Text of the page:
In its opening week, Inked In Blood sold 5,200 copies. It also pushed Obituary to 75 on the Billboard 200 chart, the highest charting position in their storied career. Fans were able to follow the album’s progress through the Kickstarter updates. A high quality video filmed at the 2014 Rock Hard Festival gave fans their first legitimate taste of what the Florida rednecks had to offer. It featured the 3 songs that would go on to be released to promote Inked In Blood. As a side note, that album is amazing. Protest The Hero, Haste The Day, and Sevendust all had similar crowdfunding campaigns. Theirs were also overwhelmingly successful.
Social media can also help propel unknown bands forward into the spotlight, because it allows fans to control the content that they want. Rather than being spoon-fed music by a radio station or television network, I decide what I see and hear. A fan seeking out quality music helps local metal bands like Broken Flesh from Oklahoma City, OK. While they may still be unknown to metalheads at large, they have garnered a considerable amount of popularity within the Oklahoma/Texas death metal scene. Their 2013 album Warbound has a production quality that rivals most mainstream metal acts. They write memorable songs that demand multiple listens.
That album was made available for streaming on YouTube, widening the band’s listening audience. I don’t know what kind of sales numbers that meant for them, but I know it helped them get to the Mayhem Festival on its stop in their hometown. Social media made it possible for Broken Flesh to share the stage with the likes of Wretched, Darkest Hour, Upon A Burning Body, Suicide Silence, and Cannibal Corpse. If you’re curious, check out their new song “Cries Of The Dead” here:
While we’ve looked at the positive side, let’s examine how social media can hinder a band’s success. As I mentioned before, fans used to have to work for their music. It required an investment. Music no longer requires any “investment” on the part of the fans. You don’t have to spend anything to get music. Not even your time. Somewhere, we stopped wanting music. We stopped wanting art and passion and zeal. We want to be entertained. We want a product. We don’t really “listen” to music any more. We just hear it. It’s no longer personal to us. Why should I buy an album, when I can stream the whole thing on YouTube? Oh sure. I tell myself that I’m sampling it and if I really like it I’ll buy it. Which may be true in some cases, but not nearly every case. I know I am guilty of this, and I’m sure I’m not the only one. I mean, in my previous paragraph I did just mention that YouTube was a positive thing right?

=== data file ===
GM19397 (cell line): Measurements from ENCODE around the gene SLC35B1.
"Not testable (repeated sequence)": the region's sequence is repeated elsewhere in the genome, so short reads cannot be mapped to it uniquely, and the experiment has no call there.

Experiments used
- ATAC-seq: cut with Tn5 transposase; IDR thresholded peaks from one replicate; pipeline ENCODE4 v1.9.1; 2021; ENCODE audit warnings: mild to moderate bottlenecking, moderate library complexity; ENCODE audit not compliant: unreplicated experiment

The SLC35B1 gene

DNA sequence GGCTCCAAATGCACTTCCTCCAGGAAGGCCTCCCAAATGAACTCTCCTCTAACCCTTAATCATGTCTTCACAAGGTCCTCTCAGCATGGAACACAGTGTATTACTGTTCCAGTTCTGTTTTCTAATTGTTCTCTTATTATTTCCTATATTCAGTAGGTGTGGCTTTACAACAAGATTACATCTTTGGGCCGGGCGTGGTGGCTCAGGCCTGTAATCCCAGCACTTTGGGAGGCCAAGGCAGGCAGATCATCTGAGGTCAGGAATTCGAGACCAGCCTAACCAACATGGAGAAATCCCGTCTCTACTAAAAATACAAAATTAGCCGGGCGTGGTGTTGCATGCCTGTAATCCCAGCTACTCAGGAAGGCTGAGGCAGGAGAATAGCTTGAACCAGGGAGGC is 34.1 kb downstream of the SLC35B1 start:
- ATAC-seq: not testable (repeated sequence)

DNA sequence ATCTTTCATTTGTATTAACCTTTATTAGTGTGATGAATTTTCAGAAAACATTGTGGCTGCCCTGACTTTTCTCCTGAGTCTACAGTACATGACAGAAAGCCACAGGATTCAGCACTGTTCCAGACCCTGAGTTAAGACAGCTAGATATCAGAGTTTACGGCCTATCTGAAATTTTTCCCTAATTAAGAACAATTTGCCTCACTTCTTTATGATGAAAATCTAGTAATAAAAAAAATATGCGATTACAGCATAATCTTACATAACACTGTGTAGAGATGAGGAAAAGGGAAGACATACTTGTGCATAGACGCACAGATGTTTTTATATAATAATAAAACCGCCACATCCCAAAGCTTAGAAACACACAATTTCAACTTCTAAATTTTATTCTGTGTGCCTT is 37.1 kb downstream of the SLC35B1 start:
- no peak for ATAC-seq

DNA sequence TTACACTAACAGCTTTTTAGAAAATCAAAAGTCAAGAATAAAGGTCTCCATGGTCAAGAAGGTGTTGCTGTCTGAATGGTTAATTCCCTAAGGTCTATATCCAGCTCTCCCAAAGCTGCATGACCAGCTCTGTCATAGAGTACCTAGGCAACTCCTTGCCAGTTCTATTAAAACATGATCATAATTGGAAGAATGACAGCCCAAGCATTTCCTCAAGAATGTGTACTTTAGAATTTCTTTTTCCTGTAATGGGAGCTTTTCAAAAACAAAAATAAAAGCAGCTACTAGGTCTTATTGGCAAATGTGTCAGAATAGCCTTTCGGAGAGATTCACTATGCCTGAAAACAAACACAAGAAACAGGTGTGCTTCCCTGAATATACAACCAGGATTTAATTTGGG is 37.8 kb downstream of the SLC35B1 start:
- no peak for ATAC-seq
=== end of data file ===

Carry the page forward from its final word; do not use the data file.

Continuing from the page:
If I had to point to one single aspect of social media that detracts from a band’s success, it would be the “Comments” section. Every Facebook post, YouTube video, album review, and Instagram photo has a “Comments” section (unless of course the poster is wise enough to disable it). Now, there’s nothing wrong with commenting in the least. We need a platform to discuss and critique the music that we love so much. There is nothing wrong with having an opinion. But when the discussion and critique degenerates to the point that commenters are having flame wars about the (perceived) sexual orientation of the one or the religion of the other, we have missed the point.
We’re metalheads, which means there is already something that sets us apart from the rest of the world. Our music carries with it themes of ostracism, rebellion against the establishment, persevering against oppression, and unity behind a cause. We identify with this loud, raucous, abrasive, brutal, shrilling, grinding, thrashing, slamming music that is heavy metal. The rest of the world doesn’t take us seriously as people and the musical world doesn’t take our genre seriously. Why then are we compounding that problem with friendly fire? If you hate the way Lars Ulrich drums, then be a better drummer than he is. If you hate the way that Zakk Wylde plays guitar, then outplay him. If George Fisher’s vocals aren’t br00tl enough for you, then gargle some hot charcoal and bleach for a few days and lay down a vocal track that tops his. Make the genre better. But that’ll take more work than to tap a few key strokes and call someone a “fag.”
Social media for metal is a double-edged sword. It cuts both ways. For some it means more albums sold, and more fans showing up to concerts. For others, it means trolling, bashing, and hate mail. Whether or not that changes is not up to the bands. It’s up to the fans.